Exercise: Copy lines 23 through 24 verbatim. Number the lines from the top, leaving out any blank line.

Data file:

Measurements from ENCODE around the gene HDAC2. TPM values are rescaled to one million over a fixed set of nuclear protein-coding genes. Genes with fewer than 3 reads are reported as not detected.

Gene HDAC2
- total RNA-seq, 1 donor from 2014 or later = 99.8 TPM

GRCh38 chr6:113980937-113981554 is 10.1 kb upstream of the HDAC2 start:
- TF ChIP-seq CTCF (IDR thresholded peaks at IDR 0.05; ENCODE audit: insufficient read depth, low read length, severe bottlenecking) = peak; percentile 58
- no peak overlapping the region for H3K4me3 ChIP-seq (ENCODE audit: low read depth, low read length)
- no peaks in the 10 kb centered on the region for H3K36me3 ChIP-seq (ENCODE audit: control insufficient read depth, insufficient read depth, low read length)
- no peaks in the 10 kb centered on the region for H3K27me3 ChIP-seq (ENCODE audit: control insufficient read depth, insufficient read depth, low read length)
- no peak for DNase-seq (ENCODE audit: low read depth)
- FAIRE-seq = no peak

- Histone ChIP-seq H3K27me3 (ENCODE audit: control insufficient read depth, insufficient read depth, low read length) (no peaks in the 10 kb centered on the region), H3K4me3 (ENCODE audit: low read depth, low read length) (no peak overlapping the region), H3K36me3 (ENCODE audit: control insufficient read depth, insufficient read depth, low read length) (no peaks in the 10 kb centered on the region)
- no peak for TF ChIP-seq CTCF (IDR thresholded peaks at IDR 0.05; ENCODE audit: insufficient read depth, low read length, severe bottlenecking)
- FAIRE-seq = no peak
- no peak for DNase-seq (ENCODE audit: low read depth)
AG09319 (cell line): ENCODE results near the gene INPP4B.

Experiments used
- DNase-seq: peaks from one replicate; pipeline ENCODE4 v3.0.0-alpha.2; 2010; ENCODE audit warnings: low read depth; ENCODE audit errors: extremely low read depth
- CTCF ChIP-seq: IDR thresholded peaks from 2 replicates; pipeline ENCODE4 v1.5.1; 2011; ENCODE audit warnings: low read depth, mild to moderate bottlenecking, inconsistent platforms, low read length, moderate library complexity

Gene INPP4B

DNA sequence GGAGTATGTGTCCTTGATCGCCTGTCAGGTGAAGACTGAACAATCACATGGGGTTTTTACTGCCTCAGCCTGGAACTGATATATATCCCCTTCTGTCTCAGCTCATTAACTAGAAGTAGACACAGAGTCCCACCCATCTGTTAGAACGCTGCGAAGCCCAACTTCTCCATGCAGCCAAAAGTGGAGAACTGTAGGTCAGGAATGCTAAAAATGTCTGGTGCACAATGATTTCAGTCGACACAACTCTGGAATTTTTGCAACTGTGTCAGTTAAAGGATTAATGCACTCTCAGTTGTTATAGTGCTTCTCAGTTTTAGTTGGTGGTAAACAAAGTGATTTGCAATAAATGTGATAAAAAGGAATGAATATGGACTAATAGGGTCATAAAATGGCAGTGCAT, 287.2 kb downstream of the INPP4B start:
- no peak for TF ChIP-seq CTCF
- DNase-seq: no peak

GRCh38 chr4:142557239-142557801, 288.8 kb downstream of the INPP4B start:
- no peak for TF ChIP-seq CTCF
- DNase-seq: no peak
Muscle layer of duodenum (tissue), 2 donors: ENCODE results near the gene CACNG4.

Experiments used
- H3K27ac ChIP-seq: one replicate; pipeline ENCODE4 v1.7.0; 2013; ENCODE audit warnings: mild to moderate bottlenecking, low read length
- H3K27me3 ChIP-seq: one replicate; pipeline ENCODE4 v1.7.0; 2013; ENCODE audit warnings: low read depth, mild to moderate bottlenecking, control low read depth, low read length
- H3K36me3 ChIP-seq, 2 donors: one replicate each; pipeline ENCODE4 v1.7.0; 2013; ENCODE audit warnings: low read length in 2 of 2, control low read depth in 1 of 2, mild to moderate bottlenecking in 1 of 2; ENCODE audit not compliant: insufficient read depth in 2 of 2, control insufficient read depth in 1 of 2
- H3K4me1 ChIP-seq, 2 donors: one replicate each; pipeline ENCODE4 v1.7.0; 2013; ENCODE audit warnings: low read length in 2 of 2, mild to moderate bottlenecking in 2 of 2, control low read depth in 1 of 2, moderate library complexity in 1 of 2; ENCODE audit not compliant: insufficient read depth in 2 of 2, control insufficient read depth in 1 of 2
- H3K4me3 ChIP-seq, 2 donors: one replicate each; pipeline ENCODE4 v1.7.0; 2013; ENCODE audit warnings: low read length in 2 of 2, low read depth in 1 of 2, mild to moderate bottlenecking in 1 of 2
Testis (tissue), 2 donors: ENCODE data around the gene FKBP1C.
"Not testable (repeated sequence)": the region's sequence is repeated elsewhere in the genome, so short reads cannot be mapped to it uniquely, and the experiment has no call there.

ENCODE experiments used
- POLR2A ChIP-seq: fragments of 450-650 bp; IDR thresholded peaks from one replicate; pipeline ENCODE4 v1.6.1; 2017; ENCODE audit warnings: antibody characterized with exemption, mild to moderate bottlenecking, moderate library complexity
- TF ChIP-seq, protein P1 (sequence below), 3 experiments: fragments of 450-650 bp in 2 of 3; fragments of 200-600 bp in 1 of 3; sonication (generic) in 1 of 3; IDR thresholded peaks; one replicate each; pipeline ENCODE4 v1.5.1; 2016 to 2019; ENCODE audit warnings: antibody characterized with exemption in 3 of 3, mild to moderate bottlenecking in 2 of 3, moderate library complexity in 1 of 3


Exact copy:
GRCh38 chr4:142557239-142557801, 288.8 kb downstream of the INPP4B start:
- no peak for TF ChIP-seq CTCF